After El Paso massacre, California Walmart workers walk out over gun sales
Walmart employees react after an active shooter opened fire at the store in El Paso, Texas, Saturday, Aug. 3, 2019. | Mark Lambie / The El Paso Times via AP

SAN BRUNO, Calif.—Walmart is the world’s biggest retailer. It’s also the U.S.’s biggest gun seller – and that role, following the August 3 El Paso, Texas, massacre, prompted 40 white-collar Walmart workers, most of them in San Bruno, Calif., to walk out four days later.

More would have done so, walkout organizer Thomas Marshall told various local and national media, had they not feared retaliation from bosses at the monster anti-worker retailer. They were right: Managers suspended Marshall’s in-house e-mail account, at least temporarily.

But Marshall also made it clear he was willing to be fired from his Walmart e-commerce job, which included selling guns and ammo, to stand up for his beliefs and get his point across.

“Of all the gun tragedies, this hit the closest to home for a lot of us,” Marshall told news media reps. “I felt like I had to do something or else I would really be complicit in a company that was continuing to sell firearms.”

“In light of recent events, and in response to corporate’s inaction, we are organizing a ‘sick out’ general strike to protest Walmart’s profit from the sale of guns,” Marshall’s original e-letter to 20,000 colleagues on the firm’s internal e-mail system said. He later changed it to a walkout.

“We love our fellow associates, we care for each other, and so this is really coming from a place of, we want to change this company into a place we can continue to be proud of working at,” his e-mail added.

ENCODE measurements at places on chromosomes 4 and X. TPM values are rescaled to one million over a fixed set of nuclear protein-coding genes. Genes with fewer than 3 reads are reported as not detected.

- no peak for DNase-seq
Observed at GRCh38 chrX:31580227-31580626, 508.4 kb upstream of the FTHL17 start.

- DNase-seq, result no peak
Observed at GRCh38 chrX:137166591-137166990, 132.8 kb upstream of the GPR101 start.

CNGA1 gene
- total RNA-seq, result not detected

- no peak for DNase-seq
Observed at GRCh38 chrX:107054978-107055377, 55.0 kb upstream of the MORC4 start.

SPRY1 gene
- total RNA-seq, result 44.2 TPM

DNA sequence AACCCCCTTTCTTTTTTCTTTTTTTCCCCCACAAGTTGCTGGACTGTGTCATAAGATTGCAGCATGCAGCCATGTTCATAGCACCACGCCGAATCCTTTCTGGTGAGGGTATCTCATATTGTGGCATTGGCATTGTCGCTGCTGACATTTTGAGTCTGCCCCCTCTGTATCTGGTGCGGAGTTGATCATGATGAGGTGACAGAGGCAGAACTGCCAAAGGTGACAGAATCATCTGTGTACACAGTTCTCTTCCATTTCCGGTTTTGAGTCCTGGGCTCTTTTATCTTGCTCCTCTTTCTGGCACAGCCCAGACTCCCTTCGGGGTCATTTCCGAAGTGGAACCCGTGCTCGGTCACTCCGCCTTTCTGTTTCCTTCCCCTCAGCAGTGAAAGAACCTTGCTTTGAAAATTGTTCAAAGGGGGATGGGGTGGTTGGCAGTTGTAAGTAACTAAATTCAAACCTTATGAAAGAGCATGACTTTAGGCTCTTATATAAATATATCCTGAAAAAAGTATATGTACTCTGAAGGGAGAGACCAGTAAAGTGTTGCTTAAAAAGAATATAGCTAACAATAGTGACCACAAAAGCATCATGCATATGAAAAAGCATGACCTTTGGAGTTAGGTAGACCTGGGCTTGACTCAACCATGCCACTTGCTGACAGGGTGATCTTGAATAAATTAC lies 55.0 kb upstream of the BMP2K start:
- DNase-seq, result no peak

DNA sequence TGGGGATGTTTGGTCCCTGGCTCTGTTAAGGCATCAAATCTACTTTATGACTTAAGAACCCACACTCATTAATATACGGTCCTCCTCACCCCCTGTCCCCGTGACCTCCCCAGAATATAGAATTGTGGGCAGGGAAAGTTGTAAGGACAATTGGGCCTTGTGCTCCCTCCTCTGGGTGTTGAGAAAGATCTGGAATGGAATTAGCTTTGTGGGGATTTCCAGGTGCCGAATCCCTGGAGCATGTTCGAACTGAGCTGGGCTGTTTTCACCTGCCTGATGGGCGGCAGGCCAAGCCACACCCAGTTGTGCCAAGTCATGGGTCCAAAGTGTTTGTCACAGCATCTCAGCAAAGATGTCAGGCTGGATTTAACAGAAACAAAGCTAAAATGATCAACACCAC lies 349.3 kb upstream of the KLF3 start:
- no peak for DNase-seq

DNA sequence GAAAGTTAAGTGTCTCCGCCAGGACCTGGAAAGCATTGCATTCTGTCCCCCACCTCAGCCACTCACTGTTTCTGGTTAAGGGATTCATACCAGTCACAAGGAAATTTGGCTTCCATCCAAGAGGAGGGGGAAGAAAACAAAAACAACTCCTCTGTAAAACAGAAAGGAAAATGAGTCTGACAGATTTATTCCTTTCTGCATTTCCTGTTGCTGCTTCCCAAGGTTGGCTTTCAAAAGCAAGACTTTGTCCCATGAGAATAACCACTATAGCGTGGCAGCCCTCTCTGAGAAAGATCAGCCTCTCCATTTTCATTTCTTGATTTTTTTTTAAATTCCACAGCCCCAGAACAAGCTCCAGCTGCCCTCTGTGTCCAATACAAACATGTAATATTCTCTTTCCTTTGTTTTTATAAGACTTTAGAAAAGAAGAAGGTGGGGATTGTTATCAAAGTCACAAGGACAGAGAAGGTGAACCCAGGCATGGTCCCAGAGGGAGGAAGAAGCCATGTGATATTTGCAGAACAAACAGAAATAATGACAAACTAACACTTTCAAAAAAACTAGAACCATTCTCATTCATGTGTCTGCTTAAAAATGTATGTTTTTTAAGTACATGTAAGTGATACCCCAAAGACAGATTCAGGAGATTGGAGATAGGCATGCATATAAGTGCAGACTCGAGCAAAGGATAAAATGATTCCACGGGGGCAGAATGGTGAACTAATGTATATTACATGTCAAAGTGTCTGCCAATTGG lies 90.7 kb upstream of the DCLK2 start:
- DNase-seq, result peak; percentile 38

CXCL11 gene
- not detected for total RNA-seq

The walkout occurred after a white male domestic terrorist, having posted a racist anti-Mexican screed, walked into an El Paso shopping center and opened fire with his semi-automatic rifle. He killed 22 people and injured another 24 – and most were at that center’s Walmart.

Walmart sells guns and ammo online, and it also still sells guns at half of its 5,724 U.S. stores. And it was the online white-collar workers, particularly in San Bruno but also in Portland, Ore., and New York state, who had had it with the firm’s gun merchandising.

They felt, as a matter of conscience, they could not take part in such sales, and they hoped to convince Walmart to stop, too. The San Bruno workers held a silent vigil in the store’s parking lot.

The walkout wasn’t the only anti-gun move against Walmart. A petition on Change.org, demanding the monster retailer stop selling guns, period, gained 32,000 signatures in the first few hours after it was posted on August 7.

Besides disciplining Marshall, Walmart’s response was to continue its present policies. It stopped selling any guns to anyone under 21 – or so it says – after the massacre at Marjory Stoneman Douglas High School in Parkland, Fla, on Valentine’s Day 2018.

Walmart also stopped selling assault weapons in stores, though it did not stop selling them online. And it sells pistols only in Alaska, a spokesman added.


CONTRIBUTOR

Mark Gruenberg
Mark Gruenberg

Mark Gruenberg is head of the Washington, D.C., bureau of People's World. He is also the editor of Press Associates Inc. (PAI), a union news service in Washington, D.C. that he has headed since 1999. Previously, he worked as Washington correspondent for the Ottaway News Service, as Port Jervis bureau chief for the Middletown, NY Times Herald Record, and as a researcher and writer for Congressional Quarterly. Mark obtained his BA in public policy from the University of Chicago and worked as the University of Chicago correspondent for the Chicago Daily News.

Comments

comments